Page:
Fuel Prices In Inverclyde Highlighted With Regulator

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Fuel Prices In Inverclyde Highlighted With Regulator

A Government regulator could be set to step in over the unfair vehicle fuel prices which have sparked fury on the forecourts in Inverclyde.

The surge in petrol and diesel prices of late has led to a renewed focus on inconsistent prices being charged in the area compared with neighbouring places.

Research recently revealed how drivers are paying more to fill up their cars and fed-up motorists have been calling for a boycott of filling stations.

The area’s politicians have also hit out over ‘rip-off’ prices in place locally and have questioned supermarket and filling station bosses, demanding that they explain them.

Now, constituency MSP Stuart McMillan has urged a national watchdog to take action on the situation.

The Competitions and Markets Authority (CMA) has announced that it is to begin an in-depth study of the market amid the record fuel prices being charged – and following reports that different parts of the country are paying more than others.

The SNP’s Mr McMillan has written to the authority, urging them to consider Inverclyde as a case study in light of the study which revealed how local motorists pay more here than other places nearby – and in many other parts of Scotland, even including some remote locations.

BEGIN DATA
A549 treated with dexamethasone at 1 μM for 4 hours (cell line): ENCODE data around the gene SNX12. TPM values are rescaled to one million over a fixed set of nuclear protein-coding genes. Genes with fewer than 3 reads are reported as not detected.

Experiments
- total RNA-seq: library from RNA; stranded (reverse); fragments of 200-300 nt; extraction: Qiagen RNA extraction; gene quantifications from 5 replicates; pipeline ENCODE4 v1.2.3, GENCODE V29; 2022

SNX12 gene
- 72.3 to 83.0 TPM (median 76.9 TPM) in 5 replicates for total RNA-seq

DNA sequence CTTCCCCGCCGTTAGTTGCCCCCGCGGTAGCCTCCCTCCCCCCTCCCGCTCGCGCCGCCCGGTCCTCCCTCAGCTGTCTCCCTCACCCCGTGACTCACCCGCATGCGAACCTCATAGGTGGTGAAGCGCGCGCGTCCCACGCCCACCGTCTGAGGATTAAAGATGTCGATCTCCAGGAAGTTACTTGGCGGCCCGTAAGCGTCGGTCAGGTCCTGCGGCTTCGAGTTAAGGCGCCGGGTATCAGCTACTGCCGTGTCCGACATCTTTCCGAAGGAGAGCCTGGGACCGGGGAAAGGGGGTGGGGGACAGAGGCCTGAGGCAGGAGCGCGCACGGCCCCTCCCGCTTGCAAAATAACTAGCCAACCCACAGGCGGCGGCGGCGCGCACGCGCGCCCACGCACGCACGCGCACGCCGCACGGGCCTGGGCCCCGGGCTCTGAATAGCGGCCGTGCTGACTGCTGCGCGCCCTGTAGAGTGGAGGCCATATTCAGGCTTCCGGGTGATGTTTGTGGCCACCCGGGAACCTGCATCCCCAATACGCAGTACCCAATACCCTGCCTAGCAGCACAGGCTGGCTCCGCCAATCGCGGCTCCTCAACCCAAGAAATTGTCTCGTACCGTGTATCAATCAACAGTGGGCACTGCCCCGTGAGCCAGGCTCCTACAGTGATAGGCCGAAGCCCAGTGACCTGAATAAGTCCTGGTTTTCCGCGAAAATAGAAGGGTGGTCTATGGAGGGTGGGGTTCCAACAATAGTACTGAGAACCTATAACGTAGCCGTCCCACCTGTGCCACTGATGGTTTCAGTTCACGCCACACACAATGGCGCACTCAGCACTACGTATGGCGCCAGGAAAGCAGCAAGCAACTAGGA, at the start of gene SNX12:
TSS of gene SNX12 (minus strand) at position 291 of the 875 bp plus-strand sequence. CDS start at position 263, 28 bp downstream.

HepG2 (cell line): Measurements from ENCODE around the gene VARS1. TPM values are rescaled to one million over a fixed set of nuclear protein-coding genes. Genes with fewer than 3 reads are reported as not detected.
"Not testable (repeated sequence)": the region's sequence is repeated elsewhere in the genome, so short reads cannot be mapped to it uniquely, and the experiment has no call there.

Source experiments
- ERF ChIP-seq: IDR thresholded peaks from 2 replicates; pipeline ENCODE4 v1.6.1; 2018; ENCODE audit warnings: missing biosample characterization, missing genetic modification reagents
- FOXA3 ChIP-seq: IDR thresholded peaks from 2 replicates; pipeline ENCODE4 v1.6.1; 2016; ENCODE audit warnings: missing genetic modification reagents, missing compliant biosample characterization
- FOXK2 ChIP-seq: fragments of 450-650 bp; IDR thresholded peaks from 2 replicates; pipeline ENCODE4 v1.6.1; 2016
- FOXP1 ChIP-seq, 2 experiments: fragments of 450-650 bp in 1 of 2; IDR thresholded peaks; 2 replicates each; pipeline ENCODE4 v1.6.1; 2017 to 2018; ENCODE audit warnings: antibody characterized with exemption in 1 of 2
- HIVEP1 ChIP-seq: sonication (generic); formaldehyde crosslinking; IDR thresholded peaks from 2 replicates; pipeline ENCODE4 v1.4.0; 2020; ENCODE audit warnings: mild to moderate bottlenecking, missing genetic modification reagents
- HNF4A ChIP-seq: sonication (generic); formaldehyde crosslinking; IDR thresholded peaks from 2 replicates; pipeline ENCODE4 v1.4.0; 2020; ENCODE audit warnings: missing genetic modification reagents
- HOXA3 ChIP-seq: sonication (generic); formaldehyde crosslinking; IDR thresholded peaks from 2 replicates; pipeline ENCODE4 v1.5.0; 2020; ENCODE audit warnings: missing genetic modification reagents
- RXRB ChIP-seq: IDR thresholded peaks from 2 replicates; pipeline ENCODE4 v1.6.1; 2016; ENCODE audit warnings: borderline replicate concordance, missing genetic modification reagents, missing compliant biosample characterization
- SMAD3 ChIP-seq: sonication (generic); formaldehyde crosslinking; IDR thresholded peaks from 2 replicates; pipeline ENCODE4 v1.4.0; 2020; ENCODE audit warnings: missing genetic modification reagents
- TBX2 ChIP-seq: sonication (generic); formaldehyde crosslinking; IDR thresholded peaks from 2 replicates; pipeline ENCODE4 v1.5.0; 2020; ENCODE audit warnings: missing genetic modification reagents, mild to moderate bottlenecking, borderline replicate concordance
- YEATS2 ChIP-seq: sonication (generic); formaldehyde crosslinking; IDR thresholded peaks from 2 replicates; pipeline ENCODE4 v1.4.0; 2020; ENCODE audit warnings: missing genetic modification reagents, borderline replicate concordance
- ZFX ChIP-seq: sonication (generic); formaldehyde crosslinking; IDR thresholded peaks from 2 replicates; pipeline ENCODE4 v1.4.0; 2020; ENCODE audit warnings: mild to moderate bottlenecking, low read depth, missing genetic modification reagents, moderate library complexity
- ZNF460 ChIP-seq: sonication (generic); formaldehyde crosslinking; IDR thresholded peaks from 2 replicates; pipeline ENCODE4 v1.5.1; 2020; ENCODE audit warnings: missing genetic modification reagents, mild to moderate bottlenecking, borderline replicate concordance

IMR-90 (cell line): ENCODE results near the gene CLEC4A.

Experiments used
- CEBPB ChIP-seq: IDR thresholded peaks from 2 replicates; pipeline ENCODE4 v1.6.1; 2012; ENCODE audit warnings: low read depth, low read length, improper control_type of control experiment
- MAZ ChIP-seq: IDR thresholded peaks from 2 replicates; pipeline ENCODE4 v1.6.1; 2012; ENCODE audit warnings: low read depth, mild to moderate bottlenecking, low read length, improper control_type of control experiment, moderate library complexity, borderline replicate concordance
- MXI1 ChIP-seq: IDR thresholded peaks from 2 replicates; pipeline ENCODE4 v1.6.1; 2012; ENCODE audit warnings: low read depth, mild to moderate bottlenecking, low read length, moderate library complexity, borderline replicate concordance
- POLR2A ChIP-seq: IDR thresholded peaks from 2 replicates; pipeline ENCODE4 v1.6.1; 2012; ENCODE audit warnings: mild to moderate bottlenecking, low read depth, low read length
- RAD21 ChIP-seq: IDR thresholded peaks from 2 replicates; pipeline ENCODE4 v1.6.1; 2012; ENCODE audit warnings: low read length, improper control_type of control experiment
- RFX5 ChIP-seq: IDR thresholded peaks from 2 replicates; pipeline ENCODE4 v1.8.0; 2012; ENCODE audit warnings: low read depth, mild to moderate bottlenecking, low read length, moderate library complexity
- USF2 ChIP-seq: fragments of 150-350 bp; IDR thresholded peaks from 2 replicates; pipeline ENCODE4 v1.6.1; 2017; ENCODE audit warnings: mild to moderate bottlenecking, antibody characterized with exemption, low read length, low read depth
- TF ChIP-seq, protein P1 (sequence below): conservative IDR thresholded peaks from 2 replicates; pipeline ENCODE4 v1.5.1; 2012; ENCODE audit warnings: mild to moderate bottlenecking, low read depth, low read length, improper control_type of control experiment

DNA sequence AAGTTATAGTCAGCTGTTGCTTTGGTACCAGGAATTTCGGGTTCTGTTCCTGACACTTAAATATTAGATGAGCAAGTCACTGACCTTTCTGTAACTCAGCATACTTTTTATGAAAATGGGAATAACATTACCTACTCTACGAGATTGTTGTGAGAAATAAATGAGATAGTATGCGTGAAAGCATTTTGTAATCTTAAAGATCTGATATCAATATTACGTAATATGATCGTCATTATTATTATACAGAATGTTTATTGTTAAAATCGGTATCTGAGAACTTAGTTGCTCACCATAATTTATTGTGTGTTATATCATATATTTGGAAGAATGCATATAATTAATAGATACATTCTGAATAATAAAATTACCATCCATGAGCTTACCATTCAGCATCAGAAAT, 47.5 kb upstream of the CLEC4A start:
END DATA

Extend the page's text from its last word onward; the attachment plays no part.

He hopes that the probe will lead to a more level playing field at the pumps.

Mr McMillan said: “I am pleased that the CMA is launching a review into rising fuel pump prices across the UK.

“Clearly, the difference in prices in some areas compared to others is widening as prices soar, so I hope this investigation will result in recommendations being put to the UK Government to address this issue.

“Given how severe the situation is locally, I have written to the CMA’s chair, Jonathan Scott, to highlight how fuel retailers in Inverclyde are charging far more at the pump compared to garages only 20 miles away.

“It also doesn’t make sense that the prices here are on par with more rural areas in Scotland.

“I believe this makes Inverclyde an ideal case study for the CMA’s review, especially as it was ranked as the most deprived area in Scotland in a 2020 report.”

Mr McMillan says there is a real strength of feeling over the issue, so much so that he has started publishing a regular comparison of prices, to heighten awareness and ensure that drivers get more value.

He recently hit out at the lack of credible answers from suppliers over the disparity in charges and believes motorists will start taking their custom elsewhere unless the companies like Tesco, and Morrisons do a U-turn.

He said: “The people of Inverclyde are fed up of being told that the prices locally are competitive, and frankly so am I.

“The supermarkets’ localised pricing strategy has led to motorists, businesses, third and public sector organisations in my constituency having to pay more than those based elsewhere – and sadly, these higher costs have a harsher impact locally due to existing deprivation levels.

“Enough is enough.”

The CMA has now responded to Mr McMillan’s letter, urging locals to submit further information to inform the Market Study to RoadFuels@cma.gov.uk.

The full response can be viewed below:

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This article and image appeared in the Greenock Telegraph.

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